Thomas Vane (born 1599/1600) was an English priest who, having been appointed Chaplain Extraordinary to King Charles I, later converted to Roman Catholicism.
England is a country that is part of the United Kingdom. It shares land borders with Wales to the west and Scotland to the north-northwest. The Irish Sea lies west of England and the Celtic Sea lies to the southwest. England is separated from continental Europe by the North Sea to the east and the English Channel to the south. The country covers five-eighths of the island of Great Britain, which lies in the North Atlantic, and includes over 100 smaller islands, such as the Isles of Scilly and the Isle of Wight.
A priest is a religious leader authorized to perform the sacred rituals of a religion, especially as a mediatory agent between humans and one or more deities. They also have the authority or power to administer religious rites; in particular, rites of sacrifice to, and propitiation of, a deity or deities. Their office or position is the priesthood, a term which also may apply to such persons collectively.
A chaplain in extraordinary was a chaplain appointed to the Household of the British crown. The term was most used under the Stuarts after the Restoration, in the 17th century, but lasted with decreasing importance into the 18th and 19th centuries.
Vane was born in Kent. He matriculated at Jesus College, Oxford on 26 April 1616, aged 16, then transferred to Christ's College, Cambridge (B.A 1620, M.A. 1623, D.D. 1640).Having taken Anglican orders when he was ordained deacon and priest in Peterborough in April 1621, he was made chaplain extraordinary to Charles I and rector of Crayford in 1626. On becoming a Catholic, he resigned these preferments, and went with his wife to Paris, where he practised as a physician, taking the degree of M.D. there or at some other foreign university. At Paris he wrote an account of his conversion, the preface being dated 4 August 1642, which was published in 1643 under the title, A Lost Sheep returned Home: or the Motives of the Conversion of Thomas Vane. It was dedicated to Charles's Catholic queen, Henrietta Maria. This book ran through several editions and was answered by the Anglican writer Edward Chisenhall (1653). He also wrote An answer to a libell written by D. Cosens against the great Generall Councell of Laterane under Pope Innocent III (Paris, 1646), and Wisdome and Innocence or Prudence and Simplicity in the examples of the Serpent and the Dove, propounded by our Lord (s.l. 1652).
Kent is a county in South East England and one of the home counties. It borders Greater London to the north west, Surrey to the west and East Sussex to the south west. The county also shares borders with Essex along the estuary of the River Thames, and with the French department of Pas-de-Calais through the Channel Tunnel. The county town is Maidstone.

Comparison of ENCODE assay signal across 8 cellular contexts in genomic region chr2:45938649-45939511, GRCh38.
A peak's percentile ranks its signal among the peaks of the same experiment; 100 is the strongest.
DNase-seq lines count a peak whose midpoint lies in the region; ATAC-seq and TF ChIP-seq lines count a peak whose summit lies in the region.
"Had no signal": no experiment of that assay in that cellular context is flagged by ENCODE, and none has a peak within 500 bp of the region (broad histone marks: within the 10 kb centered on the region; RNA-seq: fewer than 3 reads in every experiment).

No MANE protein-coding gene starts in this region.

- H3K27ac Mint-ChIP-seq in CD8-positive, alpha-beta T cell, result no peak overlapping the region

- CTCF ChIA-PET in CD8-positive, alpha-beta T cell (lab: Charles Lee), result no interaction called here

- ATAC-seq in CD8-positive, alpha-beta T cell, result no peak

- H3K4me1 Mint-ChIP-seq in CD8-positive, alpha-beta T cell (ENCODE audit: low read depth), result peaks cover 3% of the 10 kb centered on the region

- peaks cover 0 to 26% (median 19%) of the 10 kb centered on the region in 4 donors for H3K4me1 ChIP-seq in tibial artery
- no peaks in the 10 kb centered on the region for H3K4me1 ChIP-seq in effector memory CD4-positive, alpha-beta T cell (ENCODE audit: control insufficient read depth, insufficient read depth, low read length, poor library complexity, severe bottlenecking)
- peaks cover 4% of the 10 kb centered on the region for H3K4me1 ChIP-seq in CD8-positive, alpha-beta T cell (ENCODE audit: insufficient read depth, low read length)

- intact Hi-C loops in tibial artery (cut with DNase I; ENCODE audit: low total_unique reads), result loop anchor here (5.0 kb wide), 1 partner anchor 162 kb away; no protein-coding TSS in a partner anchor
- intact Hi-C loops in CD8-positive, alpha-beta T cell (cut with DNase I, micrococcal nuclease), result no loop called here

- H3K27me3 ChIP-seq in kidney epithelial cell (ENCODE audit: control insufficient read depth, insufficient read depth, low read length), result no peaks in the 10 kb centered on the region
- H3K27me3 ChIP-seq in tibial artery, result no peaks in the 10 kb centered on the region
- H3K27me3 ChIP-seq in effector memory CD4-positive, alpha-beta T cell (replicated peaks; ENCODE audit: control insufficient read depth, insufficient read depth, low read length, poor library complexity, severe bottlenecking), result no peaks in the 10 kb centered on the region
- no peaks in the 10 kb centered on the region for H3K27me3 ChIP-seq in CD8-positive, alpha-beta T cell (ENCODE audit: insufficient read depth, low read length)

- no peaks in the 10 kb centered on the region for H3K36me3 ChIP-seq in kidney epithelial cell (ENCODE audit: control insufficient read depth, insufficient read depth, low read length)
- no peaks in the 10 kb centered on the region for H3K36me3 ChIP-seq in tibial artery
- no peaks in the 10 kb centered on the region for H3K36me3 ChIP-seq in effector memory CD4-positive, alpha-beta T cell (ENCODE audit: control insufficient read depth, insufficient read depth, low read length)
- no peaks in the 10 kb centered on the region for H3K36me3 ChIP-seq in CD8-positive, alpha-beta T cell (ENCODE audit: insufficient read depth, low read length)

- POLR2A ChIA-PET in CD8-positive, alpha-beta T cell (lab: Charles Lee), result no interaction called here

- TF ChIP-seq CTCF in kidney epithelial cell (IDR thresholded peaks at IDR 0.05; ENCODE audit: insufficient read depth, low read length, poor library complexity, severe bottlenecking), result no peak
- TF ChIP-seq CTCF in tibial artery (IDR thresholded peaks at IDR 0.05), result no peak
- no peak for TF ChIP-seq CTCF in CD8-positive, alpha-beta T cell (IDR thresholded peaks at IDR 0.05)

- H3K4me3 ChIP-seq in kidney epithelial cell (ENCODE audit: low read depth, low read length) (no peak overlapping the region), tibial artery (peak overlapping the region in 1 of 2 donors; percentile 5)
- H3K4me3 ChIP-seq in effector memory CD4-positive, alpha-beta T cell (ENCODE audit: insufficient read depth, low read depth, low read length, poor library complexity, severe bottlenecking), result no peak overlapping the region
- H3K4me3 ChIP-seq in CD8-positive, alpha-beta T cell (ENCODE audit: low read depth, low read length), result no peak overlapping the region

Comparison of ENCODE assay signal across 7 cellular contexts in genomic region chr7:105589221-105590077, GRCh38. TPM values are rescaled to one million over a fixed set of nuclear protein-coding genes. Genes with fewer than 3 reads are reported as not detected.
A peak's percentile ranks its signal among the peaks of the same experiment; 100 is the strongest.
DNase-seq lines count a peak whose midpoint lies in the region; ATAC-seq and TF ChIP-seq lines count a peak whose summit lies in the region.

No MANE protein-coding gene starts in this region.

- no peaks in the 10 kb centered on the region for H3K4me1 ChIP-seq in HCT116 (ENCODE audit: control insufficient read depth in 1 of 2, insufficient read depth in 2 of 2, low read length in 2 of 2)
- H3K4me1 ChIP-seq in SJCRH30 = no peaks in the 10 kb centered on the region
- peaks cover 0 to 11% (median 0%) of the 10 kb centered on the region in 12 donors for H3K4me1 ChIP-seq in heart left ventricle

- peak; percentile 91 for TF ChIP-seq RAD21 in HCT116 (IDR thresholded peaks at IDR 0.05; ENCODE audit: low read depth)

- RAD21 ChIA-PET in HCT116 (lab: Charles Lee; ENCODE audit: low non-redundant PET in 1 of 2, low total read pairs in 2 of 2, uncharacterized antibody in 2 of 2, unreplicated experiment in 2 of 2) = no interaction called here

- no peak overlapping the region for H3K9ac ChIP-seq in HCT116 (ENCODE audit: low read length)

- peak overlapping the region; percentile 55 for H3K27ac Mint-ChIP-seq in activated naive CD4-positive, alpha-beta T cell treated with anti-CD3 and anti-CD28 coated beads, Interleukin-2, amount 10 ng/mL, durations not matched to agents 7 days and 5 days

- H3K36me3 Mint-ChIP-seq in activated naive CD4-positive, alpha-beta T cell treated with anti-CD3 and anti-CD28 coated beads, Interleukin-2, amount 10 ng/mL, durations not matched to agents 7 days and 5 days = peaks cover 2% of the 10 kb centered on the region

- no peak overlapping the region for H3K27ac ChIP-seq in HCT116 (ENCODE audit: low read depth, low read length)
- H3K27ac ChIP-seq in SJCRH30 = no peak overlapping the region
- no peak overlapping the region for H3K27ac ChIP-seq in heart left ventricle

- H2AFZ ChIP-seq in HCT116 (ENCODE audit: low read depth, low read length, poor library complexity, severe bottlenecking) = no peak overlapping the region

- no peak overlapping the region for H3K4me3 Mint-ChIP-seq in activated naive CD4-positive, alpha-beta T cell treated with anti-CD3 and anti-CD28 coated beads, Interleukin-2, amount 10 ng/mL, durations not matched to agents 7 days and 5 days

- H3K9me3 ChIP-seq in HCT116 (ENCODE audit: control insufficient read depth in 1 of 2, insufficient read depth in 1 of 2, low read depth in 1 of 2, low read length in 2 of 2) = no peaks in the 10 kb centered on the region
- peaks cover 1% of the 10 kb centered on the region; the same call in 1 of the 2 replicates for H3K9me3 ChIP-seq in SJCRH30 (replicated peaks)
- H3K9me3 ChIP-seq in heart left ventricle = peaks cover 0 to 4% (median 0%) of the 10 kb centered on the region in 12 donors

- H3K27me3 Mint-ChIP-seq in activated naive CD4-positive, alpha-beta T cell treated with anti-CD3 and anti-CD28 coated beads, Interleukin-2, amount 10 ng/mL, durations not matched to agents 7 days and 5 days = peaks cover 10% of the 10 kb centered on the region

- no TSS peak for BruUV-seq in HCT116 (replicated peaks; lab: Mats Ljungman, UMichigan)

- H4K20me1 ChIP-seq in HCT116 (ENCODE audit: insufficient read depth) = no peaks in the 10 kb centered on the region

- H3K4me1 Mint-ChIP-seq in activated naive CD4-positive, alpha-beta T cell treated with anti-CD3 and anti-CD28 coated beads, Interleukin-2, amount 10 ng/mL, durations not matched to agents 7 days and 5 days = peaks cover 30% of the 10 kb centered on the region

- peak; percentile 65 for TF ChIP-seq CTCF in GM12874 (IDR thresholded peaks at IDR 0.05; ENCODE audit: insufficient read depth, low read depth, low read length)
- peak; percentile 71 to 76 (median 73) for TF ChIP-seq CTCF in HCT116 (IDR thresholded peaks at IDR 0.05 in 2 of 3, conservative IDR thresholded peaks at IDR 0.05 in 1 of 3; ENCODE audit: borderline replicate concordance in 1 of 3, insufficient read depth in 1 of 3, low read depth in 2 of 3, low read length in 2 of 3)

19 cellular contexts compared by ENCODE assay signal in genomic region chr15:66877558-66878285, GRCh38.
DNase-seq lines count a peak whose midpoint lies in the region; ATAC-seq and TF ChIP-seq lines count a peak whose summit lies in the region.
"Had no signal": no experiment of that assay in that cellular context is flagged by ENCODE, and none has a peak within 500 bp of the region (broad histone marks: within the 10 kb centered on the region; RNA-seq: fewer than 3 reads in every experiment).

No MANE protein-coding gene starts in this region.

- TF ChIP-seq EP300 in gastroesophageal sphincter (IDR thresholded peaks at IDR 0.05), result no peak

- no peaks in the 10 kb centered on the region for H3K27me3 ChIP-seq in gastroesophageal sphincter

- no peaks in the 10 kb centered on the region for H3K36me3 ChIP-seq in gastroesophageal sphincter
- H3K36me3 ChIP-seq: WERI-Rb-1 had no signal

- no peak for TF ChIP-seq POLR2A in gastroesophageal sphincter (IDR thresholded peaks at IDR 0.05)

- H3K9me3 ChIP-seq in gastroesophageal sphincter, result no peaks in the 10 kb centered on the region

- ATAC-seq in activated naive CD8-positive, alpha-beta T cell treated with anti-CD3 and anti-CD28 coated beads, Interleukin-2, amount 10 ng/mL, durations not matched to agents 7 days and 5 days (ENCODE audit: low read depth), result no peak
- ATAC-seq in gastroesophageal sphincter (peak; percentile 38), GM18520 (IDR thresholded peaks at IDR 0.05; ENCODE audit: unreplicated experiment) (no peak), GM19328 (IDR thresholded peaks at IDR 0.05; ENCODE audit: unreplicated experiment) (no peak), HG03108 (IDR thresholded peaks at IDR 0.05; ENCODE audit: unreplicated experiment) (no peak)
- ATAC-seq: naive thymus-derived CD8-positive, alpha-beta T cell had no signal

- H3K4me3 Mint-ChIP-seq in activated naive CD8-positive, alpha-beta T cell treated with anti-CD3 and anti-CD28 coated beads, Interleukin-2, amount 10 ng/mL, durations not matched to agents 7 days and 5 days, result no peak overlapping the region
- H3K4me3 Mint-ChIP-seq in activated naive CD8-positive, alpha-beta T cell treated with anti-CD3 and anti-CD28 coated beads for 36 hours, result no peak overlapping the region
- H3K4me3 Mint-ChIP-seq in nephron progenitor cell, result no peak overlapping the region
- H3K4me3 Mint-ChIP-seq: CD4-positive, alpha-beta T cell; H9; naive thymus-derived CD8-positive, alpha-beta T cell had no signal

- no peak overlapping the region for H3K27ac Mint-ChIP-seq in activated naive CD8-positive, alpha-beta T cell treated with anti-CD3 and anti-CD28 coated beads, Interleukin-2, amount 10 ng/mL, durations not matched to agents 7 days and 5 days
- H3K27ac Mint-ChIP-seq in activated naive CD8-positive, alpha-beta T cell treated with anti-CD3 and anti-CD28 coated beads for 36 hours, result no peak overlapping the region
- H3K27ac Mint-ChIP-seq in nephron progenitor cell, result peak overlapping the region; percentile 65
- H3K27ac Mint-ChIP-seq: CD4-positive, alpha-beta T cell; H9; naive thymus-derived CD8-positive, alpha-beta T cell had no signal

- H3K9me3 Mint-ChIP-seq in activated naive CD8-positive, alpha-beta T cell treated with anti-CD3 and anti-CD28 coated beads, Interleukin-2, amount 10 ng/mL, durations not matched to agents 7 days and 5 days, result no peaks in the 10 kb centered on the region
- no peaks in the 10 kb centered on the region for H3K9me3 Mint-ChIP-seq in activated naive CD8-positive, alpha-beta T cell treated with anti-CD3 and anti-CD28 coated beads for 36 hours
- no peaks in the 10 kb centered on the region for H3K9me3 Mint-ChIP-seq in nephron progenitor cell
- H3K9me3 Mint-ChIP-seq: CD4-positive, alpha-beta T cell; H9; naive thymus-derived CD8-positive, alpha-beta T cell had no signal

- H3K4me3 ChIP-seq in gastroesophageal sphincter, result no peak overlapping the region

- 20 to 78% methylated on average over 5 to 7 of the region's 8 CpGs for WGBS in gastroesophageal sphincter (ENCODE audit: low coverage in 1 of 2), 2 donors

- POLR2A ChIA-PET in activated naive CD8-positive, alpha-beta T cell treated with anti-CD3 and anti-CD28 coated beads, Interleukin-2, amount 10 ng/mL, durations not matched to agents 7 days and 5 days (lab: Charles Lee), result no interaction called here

Matriculation is the formal process of entering a university, or of becoming eligible to enter by fulfilling certain academic requirements such as a matriculation examination.
Jesus College is one of the constituent colleges of the University of Oxford in England. It is in the centre of the city, on a site between Turl Street, Ship Street, Cornmarket Street and Market Street. The college was founded by Elizabeth I on 27 June 1571 for the education of clergy, though students now study a broad range of secular subjects. A major driving force behind the establishment of the college was Hugh Price, a churchman from Brecon in Wales. The oldest buildings, in the first quadrangle, date from the 16th and early 17th centuries; a second quadrangle was added between about 1640 and about 1713, and a third quadrangle was built in about 1906. Further accommodation was built on the main site to mark the 400th anniversary of the college, in 1971, and student flats have been constructed at sites in north and east Oxford.
The date and place of Vane's death are unknown.
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The Catholic Encyclopedia: An International Work of Reference on the Constitution, Doctrine, Discipline, and History of the Catholic Church, also referred to as the Old Catholic Encyclopedia and the Original Catholic Encyclopedia, is an English-language encyclopedia published in the United States and designed to serve the Roman Catholic Church. The first volume appeared in March 1907 and the last three volumes appeared in 1912, followed by a master index volume in 1914 and later supplementary volumes. It was designed "to give its readers full and authoritative information on the entire cycle of Catholic interests, action and doctrine".
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